H.R.433 - Common Sense National Park System Reform Act105th Congress (1997-1998)
Summary: H.R.433 — 105th Congress (1997-1998)
Introduced in House (01/09/1997)
TABLE OF CONTENTS:
Title I: National Park System Plan
Title II: New Area Establishment
Title III: Concessions Reform
Title IV: Recreation Fees
Common Sense National Park System Reform Act - Title I: National Park System Plan - Requires the Secretary of the Interior, acting through the Director of the National Park Service, to prepare and submit to the House Committee on Resources and the Senate Committee on Energy and Natural Resources a National Park System Plan to guide the direction of the System into the next century. Provides that the Plan shall be deemed approved unless the Congress enacts a joint resolution disapproving it within 90 days. Allows the Secretary to resubmit the Plan by the date specified in the resolution if it is rejected by the Congress.
Directs the Secretary to submit a report to the Congress, within one year after the Plan has been deemed approved, identifying which National Park System units do not conform with the Plan.
(Sec. 102) Requires the Secretary to report on the procedures that have been instituted to report to the U.S. Attorney or other appropriate law enforcement officials any intimidation, threats, or acts of violence against Service employees related to their duties.
Title II: New Area Establishment - Removes certain reporting requirements concerning additional areas for the National Park System.
Directs the Secretary to submit to the Committee an annual list of areas recommended for study for potential inclusion in the System. Bars the initiation of any study of the potential of an area for inclusion in the System after this Act's enactment, except by specific authorization by an Act of the Congress. Requires studies to be completed within three complete fiscal years of the enactment date of legislation providing for a study. Specifies factors to be considered in such studies, including whether direct National Park Service management or alternative protection by other agencies or the private sector is appropriate. Requires such studies to be completed in compliance with the National Environmental Policy Act of 1969.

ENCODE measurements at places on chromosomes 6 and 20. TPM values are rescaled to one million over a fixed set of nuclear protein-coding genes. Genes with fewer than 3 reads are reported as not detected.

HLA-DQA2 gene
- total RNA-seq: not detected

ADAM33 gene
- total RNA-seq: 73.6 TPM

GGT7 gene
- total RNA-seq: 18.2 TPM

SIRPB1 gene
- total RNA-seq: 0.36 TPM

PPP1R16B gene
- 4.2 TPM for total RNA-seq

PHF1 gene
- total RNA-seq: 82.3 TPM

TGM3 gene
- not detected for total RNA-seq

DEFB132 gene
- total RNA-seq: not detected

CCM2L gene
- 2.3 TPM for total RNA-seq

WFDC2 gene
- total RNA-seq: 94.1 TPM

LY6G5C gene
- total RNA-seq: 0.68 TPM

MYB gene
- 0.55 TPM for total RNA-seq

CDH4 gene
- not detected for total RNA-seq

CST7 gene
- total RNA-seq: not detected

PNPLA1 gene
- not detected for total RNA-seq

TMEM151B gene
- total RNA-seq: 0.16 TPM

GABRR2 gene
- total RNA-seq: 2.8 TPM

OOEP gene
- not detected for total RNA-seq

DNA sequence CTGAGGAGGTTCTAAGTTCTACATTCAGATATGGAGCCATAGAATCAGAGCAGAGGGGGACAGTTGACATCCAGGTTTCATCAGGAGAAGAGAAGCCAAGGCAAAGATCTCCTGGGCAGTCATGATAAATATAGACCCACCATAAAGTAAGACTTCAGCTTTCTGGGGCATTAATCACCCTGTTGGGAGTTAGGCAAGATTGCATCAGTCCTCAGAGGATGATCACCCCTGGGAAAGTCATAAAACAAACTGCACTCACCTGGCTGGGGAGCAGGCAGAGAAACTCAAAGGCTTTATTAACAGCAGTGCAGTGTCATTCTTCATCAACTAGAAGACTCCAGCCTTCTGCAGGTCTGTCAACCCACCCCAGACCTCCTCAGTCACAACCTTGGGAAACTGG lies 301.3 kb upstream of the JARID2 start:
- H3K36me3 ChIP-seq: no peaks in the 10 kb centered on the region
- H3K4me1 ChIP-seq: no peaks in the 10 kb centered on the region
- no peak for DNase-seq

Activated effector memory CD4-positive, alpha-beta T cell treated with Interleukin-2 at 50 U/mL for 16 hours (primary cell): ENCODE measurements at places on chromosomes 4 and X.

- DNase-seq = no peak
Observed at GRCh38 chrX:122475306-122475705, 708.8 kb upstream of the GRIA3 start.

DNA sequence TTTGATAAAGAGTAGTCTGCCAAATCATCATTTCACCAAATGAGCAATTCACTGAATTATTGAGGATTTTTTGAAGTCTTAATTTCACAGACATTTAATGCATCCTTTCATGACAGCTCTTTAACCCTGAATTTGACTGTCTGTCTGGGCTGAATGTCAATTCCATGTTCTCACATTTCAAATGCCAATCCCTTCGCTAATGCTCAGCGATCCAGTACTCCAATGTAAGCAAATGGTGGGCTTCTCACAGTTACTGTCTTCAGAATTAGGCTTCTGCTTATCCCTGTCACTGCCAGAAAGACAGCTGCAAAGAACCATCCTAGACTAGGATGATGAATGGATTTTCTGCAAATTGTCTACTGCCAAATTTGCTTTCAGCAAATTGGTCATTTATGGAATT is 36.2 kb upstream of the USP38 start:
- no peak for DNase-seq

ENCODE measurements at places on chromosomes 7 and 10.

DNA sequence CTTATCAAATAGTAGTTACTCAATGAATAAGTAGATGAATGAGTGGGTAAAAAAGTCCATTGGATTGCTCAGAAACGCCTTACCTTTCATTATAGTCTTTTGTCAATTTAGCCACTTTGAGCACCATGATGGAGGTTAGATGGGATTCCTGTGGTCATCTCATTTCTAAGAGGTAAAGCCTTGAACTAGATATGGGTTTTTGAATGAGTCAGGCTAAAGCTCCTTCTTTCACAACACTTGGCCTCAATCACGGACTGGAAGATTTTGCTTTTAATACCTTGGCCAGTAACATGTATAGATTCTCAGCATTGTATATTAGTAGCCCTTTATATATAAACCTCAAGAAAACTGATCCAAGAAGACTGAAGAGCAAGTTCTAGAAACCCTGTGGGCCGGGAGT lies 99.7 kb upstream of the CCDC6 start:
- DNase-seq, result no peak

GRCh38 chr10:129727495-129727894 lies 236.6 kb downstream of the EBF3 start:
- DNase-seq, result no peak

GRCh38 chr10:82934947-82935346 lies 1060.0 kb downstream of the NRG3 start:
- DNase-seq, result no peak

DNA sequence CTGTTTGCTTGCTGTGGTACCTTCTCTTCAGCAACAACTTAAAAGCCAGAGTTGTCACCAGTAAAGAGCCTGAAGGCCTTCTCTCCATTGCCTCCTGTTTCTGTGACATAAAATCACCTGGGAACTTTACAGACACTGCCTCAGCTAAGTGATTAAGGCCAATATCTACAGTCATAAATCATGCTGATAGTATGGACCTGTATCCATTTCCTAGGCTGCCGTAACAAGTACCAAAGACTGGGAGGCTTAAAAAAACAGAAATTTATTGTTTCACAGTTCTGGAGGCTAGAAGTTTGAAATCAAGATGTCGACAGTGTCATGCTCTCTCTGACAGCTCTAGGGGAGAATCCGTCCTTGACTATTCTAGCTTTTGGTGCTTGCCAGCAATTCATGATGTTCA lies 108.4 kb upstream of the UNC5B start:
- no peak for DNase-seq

Directs the Secretary to: (1) establish a single office to prepare all new area studies and to implement other functions of this Act; and (2) submit with the annual budget submission a list of areas which have been studied previously which contain cultural or historical resources and areas which contain primarily natural resources in numerical order of priority for addition to the System. Requires the Secretary to only include areas on the lists for which the supporting data is current and accurate.
Title III: Concessions Reform - National Park Service Concession Policy Reform Act of 1997 - Repeals the Concessions Policy Act of 1965.
(Sec. 305) Directs the Secretary to authorize, under specified conditions, private persons, corporations, or other entities to provide and operate such facilities and services as the Secretary deems necessary and appropriate in the National Park System.
(Sec. 306) Authorizes the Secretary, upon request and under specified criteria, to allow such entities to provide services to park visitors other than by award of a concession contract or permit. Requires the provision of such services to have minimal impact on park resources and values and to be consistent with park purposes. Provides a two-year term limit for the provision of such services.
(Sec. 307) Requires a concession contract to be awarded to the person submitting the best proposal through a competitive selection process to be established by the Secretary. Allows waiver of such procedures and award of a temporary contract to avoid interruption of services.
Requires the Secretary to publish a notice of availability for a prospectus soliciting proposals for contracts for concessions at a Park specifying minimum contract requirements and contract terms and conditions. Requires congressional notification of any proposed contract with anticipated gross receipts exceeding $5 million or of a duration of ten or more years.
Prohibits the Secretary from granting a preferential right to a concessioner to: (1) renew concession contracts under this Act, with exceptions; or (2) provide new or additional services at a park. Allows such preferential rights to be granted for certain outfitting and guide contracts and certain contracts with annual gross receipts of under $500,000.
(Sec. 308) Sets forth criteria for determining franchise fees, including fees for multiple franchise contracts within a park.
(Sec. 309) Requires all fees to be: (1) covered into a special Treasury account established for reallocation to System units for resource management and protection, maintenance activities, interpretation, and research; or (2) deposited into a Park Improvement Fund established by the concessioner (as directed by the Secretary) from which expenditures shall be made for park activities and projects. Requires: (1) an annual statement from the concessioner to the Secretary reflecting total activity in the Fund for the preceding fiscal year; and (2) an annual report from the Secretary to specified congressional committees concerning Fund expenditures.